Intellectual property entitled to protection

This appeared on Cincinnati.com on July 4, 2014.

What do Coca-Cola, Whole Foods and 5-Hour Energy have in common? They all maintain trade secrets to protect their brands and market their products. Trade secrets are integral to a company’s brand. Once in government hands, however, a company’s trade secret is vulnerable to inadvertent or purposeful disclosure through leaks or Freedom of Information Act (FOIA) requests.

A trade secret is a form of intellectual property (IP) that derives its economic value by not being generally known. For some companies, trade secrets serve as their most valuable assets. Once released – even if a court determines that the release was criminal or negligent – the trade secret permanently loses its value.

In theory, government should only demand a company’s trade secrets when no meaningful alternative exists. In reality, no standard exists for when the government can request a company’s trade secrets, which leaves the validity of the request to the whim of the requesting agency and the courts. As long as the government’s request is relevant to an investigation, courts have ruled that the request is valid, even if honoring the request violates trade secret precedent.

In 2007, while looking into Whole Foods Markets’ plans to purchase competitor Wild Oats, the Federal Trade Commission (FTC) accidentally posted Whole Foods’ trade secrets on the FTC website, including marketing and supplier negotiation strategies.

In the absence of concrete standards, government agencies use their discretion to release trade secrets when they deem public health, safety and financial welfare are at risk. While government should play a role in protecting the public, the lack of sufficient guidelines for when government can request and release trade secrets leaves companies vulnerable to exposure.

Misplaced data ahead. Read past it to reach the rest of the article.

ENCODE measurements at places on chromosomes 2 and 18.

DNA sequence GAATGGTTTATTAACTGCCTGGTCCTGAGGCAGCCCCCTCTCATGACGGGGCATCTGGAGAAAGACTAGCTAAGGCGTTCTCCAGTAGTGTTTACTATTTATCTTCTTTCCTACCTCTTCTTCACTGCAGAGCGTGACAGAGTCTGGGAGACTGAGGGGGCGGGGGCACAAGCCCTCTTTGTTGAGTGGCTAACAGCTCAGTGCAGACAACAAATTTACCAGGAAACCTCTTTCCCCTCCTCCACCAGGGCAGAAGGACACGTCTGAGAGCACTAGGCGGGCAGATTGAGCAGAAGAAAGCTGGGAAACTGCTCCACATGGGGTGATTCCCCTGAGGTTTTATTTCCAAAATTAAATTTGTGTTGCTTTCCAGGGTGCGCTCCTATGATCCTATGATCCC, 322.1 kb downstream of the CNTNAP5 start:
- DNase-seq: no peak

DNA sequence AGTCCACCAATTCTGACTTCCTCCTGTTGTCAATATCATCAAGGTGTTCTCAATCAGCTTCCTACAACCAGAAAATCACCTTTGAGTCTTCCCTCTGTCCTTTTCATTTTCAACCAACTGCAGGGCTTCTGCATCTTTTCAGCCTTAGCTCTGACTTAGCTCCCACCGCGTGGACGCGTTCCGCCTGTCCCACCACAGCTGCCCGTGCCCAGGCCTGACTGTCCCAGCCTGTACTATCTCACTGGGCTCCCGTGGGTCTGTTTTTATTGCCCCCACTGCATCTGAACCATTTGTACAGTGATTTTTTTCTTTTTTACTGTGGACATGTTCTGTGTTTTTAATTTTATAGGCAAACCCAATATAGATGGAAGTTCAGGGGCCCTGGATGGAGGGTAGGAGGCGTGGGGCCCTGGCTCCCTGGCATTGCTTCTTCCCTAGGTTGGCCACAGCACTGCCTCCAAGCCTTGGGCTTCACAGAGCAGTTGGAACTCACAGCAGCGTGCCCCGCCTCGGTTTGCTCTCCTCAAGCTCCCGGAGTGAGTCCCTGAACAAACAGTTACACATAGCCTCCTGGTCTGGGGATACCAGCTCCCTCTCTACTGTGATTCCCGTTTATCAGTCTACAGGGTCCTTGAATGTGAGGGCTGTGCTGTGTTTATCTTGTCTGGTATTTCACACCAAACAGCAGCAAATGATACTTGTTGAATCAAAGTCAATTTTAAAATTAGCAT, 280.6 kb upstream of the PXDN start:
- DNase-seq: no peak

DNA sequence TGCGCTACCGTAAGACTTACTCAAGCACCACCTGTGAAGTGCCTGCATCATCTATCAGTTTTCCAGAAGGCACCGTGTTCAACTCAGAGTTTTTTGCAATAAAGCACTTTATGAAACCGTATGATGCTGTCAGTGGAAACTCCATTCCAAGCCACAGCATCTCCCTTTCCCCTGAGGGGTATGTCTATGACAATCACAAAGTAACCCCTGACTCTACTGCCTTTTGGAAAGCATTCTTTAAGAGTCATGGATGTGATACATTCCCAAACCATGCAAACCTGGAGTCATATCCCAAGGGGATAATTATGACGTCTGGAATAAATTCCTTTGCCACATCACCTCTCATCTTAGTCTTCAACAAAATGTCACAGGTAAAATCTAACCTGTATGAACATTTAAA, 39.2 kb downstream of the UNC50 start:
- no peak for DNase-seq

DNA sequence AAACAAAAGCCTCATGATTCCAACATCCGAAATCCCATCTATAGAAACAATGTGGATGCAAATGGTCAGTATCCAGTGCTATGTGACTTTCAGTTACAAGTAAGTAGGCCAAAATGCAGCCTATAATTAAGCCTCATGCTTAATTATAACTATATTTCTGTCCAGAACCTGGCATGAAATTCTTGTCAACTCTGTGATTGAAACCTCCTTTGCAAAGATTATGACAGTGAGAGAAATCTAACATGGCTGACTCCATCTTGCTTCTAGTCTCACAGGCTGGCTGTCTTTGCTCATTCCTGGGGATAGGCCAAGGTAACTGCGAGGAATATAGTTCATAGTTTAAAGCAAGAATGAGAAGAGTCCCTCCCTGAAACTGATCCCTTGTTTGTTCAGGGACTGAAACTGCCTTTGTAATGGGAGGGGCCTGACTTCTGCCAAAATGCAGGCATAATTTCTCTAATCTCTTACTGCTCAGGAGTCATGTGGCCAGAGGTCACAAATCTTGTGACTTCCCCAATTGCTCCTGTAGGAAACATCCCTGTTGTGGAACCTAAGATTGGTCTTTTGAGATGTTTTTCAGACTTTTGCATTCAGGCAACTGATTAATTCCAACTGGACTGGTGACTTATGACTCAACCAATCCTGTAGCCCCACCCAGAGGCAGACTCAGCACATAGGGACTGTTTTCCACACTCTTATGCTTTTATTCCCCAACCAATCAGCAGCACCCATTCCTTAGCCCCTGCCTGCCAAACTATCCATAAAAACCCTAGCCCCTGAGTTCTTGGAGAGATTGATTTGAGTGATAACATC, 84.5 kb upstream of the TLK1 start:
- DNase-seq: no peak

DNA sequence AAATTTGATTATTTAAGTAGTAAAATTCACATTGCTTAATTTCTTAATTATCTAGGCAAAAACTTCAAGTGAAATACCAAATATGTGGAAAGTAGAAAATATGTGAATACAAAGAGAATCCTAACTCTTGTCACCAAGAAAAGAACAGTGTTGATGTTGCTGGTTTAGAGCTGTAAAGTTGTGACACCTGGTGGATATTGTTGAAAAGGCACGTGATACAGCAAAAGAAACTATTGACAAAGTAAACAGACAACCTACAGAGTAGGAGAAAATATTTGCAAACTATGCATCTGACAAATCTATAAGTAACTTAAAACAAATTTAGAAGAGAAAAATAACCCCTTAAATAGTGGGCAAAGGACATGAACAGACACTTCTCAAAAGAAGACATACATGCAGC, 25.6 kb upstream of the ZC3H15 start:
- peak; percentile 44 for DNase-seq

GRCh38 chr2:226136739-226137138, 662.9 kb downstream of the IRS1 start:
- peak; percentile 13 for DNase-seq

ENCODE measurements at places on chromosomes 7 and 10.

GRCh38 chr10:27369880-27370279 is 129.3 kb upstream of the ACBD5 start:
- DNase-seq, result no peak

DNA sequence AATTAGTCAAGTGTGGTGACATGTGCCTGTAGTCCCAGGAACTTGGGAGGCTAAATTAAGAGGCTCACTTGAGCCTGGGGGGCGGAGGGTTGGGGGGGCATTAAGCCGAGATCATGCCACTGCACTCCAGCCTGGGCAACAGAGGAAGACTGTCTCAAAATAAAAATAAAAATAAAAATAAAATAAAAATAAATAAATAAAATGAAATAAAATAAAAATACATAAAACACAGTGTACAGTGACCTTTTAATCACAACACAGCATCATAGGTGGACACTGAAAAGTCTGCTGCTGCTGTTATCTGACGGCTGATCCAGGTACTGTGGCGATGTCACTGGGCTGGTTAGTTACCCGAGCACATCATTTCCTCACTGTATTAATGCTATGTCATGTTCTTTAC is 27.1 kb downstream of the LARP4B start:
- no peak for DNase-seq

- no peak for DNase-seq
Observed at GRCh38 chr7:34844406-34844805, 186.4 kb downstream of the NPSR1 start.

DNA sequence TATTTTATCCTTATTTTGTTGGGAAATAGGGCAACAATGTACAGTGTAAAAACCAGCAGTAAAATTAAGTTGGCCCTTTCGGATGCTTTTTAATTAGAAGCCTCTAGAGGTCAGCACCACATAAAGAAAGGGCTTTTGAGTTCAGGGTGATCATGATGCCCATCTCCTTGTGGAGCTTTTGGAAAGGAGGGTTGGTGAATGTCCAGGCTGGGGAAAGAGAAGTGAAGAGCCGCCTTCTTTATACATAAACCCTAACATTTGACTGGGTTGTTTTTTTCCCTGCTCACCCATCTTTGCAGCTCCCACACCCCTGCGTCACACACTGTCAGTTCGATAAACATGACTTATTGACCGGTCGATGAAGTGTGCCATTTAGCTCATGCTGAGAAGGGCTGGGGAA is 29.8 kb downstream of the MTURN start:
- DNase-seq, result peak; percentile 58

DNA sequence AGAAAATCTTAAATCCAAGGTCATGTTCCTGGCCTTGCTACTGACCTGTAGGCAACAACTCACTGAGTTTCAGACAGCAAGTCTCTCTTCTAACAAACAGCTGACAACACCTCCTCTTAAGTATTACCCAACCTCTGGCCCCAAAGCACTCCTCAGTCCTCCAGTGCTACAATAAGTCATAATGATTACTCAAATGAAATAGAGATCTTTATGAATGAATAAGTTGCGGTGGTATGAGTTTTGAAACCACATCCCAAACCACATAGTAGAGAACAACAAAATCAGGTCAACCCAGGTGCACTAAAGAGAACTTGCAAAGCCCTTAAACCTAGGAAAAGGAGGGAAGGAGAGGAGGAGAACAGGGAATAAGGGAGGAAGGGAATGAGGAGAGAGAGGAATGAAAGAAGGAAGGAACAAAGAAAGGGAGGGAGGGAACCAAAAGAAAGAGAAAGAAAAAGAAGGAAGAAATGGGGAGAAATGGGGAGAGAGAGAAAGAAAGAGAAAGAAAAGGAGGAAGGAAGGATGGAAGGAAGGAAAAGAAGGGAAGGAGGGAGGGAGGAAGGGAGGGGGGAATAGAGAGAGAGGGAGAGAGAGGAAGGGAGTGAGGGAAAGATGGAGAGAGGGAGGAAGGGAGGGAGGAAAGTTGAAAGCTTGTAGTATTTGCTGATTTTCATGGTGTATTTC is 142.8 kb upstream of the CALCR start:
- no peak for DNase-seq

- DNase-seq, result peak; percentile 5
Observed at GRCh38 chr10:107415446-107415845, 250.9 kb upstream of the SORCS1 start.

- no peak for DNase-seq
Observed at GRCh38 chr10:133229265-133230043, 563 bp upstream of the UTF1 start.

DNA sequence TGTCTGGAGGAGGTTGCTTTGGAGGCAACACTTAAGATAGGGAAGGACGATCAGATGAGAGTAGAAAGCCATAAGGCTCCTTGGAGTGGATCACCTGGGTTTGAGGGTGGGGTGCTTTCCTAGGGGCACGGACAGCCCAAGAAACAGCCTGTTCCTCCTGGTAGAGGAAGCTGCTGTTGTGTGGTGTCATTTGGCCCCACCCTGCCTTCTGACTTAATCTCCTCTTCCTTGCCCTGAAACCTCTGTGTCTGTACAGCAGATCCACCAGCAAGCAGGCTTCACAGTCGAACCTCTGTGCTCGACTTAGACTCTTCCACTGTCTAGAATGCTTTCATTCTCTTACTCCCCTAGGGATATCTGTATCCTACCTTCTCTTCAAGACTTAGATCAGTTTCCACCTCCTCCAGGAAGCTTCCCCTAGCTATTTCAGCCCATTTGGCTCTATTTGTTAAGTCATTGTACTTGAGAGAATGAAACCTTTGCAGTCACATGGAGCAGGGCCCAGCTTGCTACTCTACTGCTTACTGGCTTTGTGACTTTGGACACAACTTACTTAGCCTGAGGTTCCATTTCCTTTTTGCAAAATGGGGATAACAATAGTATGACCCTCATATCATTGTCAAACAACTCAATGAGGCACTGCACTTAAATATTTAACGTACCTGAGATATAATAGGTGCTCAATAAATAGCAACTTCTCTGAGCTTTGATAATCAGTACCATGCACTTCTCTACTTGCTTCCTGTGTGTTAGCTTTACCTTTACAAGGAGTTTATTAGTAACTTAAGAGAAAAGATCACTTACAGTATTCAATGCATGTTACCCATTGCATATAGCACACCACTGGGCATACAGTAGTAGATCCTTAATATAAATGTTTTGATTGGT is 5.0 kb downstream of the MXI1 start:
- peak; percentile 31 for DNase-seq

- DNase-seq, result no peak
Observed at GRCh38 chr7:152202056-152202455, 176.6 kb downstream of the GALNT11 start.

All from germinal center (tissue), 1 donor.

Most trade secret disclosures result from FOIA requests – the majority from the trade secret owner’s competitors. Although the FOIA has exemptions against disclosure of trade secrets, the Supreme Court has found that government agencies are under no obligation to withhold proprietary information. Members of Congress can also request information and discuss it openly.

Recently, the target of trade secret demands is the energy drink industry. 5-Hour Energy, a manufacturer of dietary supplement energy shots, finds itself the subject of a multi-state investigation, and Ohio’s Mike DeWine is among 33 state attorneys general who have demanded the disclosure of their secret formula. The states base their demand on health and safety concerns, alleging that energy drinks have been associated with an uptick in emergency room visits. But the evidence behind the claims is dubious, and the release of 5-Hour Energy’s secret formula could easily destroy the company and the more than 500 jobs in Michigan and Indiana it supports.

America’s innovation economy depends on intellectual property as a job creator, and IP-intensive industries employ 55.7 million Americans at wages that average 30 percent higher than non-IP jobs.

Government plays a role in regulating businesses and the economy and protecting public safety. However, given the risks associated with IP industries, standards should be put into place to determine when it is necessary to reveal a company’s trade secrets. The government should be required to articulate a prima facie case that the information is necessary to protect health and safety, not merely that the information is relevant. And laws should be enacted that create serious, enforceable consequences against government actors who disclose trade secret information in violation of a protective order or a trade secret statute. Public safety should always be the top priority, but government must be mindful of the human and economic cost of trade secret disclosure, especially if alternatives exist.

Bill Seitz, a Republican from Green Township, represents Ohio’s 8th District in the state Senate.

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